One of the best-loved books by one of the great spiritual authors of our time, with a new introduction by best-selling author Sue Monk Kidd.
New Seeds of Contemplation is one of Thomas Merton's most widely read and best-loved books. Christians and non-Christians alike have joined in praising it as a notable successor in the meditative tradition of St. John of the Cross, The Cloud of Unknowing, and the medieval mystics, while others have compared Merton's reflections with those of Thoreau. New Seeds of Contemplation seeks to awaken the dormant inner depths of the spirit so long neglected by Western man, to nurture a deeply contemplative and mystical dimension in our lives. For Merton, "Every moment and every event of every man's life on earth plants something in his soul. For just as the wind carries thousands of winged seeds, so each moment brings with it germs of spiritual vitality that come to rest imperceptibly in the minds and wills of men. Most of these unnumbered seeds perish and are lost, because men are not prepared to receive them: for such seeds as these cannot spring up anywhere except in the soil of freedom, spontaneity and love."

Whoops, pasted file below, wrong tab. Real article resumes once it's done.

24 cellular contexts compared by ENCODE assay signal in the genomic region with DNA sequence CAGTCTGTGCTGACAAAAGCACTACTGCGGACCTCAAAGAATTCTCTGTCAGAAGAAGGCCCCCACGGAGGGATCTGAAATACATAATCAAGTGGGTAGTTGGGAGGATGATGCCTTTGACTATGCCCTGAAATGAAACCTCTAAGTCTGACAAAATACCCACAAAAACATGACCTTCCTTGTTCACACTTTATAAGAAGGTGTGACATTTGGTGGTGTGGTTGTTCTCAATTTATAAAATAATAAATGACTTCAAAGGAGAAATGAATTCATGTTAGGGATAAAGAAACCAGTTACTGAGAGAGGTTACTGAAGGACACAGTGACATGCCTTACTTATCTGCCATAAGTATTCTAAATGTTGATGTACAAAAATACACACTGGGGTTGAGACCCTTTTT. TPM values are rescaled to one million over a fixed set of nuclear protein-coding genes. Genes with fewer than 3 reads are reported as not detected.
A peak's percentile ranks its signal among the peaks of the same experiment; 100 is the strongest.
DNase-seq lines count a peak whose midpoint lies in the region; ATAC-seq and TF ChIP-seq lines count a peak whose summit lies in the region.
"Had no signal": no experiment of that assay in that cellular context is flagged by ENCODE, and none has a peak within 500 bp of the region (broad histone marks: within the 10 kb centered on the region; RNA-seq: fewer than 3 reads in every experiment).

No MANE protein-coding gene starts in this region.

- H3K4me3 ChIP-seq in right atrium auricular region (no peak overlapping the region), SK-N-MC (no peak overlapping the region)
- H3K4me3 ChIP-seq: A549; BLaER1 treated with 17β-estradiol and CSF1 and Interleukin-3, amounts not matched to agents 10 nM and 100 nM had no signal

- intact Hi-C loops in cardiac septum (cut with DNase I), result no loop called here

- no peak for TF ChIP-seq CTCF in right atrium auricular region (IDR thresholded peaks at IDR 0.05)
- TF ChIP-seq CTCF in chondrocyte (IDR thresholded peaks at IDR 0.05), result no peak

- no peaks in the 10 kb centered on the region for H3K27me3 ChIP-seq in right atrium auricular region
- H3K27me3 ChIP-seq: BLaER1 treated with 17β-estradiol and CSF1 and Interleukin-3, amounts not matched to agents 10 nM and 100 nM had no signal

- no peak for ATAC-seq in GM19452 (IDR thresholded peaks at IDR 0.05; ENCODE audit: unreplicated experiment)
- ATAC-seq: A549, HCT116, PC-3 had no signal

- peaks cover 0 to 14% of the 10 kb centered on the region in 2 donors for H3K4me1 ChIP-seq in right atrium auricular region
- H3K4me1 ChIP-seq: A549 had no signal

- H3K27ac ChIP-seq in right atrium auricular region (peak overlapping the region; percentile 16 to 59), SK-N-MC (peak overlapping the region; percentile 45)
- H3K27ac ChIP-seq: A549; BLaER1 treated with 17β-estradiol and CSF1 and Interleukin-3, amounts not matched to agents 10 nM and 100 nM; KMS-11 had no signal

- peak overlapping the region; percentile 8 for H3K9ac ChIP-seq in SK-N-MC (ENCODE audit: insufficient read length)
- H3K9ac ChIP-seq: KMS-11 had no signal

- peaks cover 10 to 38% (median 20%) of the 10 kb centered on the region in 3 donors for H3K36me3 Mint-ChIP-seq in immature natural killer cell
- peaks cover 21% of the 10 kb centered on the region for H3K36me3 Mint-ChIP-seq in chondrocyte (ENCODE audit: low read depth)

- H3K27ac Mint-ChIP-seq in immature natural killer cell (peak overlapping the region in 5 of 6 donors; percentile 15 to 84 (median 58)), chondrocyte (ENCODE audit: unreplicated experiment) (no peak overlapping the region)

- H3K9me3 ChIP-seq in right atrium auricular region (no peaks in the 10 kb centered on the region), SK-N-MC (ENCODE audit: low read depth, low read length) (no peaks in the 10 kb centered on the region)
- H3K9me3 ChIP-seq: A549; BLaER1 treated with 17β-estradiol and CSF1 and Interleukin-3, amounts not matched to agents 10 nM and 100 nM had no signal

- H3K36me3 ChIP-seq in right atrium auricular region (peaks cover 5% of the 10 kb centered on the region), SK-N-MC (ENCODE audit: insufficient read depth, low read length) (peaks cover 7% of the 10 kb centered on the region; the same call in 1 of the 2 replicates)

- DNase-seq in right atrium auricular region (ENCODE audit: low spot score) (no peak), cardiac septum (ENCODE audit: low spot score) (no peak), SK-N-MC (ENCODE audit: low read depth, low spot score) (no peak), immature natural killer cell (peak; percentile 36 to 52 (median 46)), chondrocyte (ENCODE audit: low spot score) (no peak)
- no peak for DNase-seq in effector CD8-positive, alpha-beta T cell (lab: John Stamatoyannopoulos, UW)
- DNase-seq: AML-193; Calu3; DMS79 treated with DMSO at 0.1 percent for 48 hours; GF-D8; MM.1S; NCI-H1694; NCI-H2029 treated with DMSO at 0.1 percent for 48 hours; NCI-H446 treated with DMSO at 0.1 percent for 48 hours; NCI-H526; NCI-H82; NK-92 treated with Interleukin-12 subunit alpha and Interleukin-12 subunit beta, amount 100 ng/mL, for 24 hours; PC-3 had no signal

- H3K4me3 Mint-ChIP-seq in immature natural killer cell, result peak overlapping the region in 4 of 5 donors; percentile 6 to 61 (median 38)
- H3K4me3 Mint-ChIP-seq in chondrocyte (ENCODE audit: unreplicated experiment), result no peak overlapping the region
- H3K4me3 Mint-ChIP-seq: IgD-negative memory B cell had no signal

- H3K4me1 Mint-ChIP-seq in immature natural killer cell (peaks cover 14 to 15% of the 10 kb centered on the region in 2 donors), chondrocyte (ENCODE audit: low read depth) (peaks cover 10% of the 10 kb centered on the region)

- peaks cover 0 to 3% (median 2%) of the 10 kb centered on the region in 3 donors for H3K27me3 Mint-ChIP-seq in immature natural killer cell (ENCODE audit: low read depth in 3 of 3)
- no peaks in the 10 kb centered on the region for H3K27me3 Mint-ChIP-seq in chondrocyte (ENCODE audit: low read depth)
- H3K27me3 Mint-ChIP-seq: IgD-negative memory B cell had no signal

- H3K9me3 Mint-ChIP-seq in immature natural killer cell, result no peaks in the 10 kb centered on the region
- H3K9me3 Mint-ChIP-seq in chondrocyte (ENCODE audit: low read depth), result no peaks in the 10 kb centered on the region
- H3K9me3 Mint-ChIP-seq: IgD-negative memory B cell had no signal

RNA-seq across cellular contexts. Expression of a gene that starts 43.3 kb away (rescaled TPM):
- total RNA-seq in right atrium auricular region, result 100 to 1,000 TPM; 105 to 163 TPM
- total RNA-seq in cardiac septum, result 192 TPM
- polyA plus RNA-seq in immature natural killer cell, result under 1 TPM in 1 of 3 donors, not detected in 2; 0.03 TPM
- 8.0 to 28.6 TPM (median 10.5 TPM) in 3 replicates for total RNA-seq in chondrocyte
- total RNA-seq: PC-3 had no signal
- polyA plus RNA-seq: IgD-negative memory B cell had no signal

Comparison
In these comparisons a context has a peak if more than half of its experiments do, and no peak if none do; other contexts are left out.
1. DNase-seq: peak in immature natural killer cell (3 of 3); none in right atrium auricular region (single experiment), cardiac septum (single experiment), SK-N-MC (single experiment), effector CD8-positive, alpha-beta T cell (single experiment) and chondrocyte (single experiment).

About the Author
Thomas Merton (1915-1968) entered the Cistercian Abbey of Gethsemani in Kentucky, following his conversion to Catholicism and was ordained in 1949. During the 1960s, he was increasingly drawn into a dialogue between Eastern and Western religions and was actively engaged with domestic issues of war and racism.
Sue Monk Kidd was born in Sylvester, Georgia. During her thirties, she became deeply influenced by the work of Thomas Merton and C. G. Jung, which would impact her writing in the years ahead. She is the author of When the Heart Waits (1990), The Dance of the Dissident Daughter (1996), The Secret Life of Bees (2002), which sold 4.5 million copies worldwide, The Mermaid Chair (2005), and Firstlight (2006).
Destined to go down as one of the great spiritual classics of our century. — Francine du Plessix Gray - The New Republic
Thomas Merton really is someone we can look up to — His Holiness The Dalai Lama
I can’t remember a time when Thomas Merton wasn’t a piece of my mental furniture. — John Jeremiah Sullivan